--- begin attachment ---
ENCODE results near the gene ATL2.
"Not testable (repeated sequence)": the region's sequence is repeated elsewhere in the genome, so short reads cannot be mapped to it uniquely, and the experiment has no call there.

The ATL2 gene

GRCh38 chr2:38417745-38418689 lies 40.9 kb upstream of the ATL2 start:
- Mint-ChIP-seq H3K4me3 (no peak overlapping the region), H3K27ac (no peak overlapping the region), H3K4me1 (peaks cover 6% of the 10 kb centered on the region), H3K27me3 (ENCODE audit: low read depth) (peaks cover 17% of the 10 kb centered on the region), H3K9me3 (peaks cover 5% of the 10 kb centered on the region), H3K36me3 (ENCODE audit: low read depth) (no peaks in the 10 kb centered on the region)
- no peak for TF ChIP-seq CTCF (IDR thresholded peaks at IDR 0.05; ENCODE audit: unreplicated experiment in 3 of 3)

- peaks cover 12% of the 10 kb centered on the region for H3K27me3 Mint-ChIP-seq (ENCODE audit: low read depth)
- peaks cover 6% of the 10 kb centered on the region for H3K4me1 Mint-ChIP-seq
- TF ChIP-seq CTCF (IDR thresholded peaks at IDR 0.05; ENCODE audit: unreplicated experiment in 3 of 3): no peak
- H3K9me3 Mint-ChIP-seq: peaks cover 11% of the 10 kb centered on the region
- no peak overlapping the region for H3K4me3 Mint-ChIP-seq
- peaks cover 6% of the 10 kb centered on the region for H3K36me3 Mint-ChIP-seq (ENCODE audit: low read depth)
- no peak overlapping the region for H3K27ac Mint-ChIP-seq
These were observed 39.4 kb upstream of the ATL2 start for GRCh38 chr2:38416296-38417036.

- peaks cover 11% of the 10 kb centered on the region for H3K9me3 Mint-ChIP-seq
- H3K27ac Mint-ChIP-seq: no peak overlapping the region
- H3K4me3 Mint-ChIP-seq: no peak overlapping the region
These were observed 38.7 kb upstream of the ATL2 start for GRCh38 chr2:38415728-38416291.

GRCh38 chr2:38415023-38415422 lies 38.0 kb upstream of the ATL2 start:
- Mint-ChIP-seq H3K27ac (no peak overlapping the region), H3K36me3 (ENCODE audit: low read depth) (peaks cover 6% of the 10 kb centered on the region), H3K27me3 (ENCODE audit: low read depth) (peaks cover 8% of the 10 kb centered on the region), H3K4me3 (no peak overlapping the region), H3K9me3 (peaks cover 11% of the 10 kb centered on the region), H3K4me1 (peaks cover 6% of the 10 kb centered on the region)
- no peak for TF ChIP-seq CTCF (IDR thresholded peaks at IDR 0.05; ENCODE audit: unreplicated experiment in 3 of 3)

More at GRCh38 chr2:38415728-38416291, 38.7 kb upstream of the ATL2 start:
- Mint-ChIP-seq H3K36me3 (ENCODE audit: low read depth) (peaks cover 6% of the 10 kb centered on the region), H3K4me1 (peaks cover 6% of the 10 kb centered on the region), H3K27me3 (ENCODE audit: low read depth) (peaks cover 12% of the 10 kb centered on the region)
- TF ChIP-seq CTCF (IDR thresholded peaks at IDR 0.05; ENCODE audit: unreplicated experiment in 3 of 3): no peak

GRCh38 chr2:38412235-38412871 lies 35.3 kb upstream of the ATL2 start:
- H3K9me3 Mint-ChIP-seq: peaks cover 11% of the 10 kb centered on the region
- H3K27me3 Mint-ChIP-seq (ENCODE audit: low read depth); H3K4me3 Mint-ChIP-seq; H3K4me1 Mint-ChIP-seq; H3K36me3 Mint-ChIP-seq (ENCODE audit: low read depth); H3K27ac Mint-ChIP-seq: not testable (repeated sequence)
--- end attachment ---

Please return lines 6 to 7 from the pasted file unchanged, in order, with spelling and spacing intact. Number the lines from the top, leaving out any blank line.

- no peak for TF ChIP-seq CTCF (IDR thresholded peaks at IDR 0.05; ENCODE audit: unreplicated experiment in 3 of 3)

- peaks cover 12% of the 10 kb centered on the region for H3K27me3 Mint-ChIP-seq (ENCODE audit: low read depth)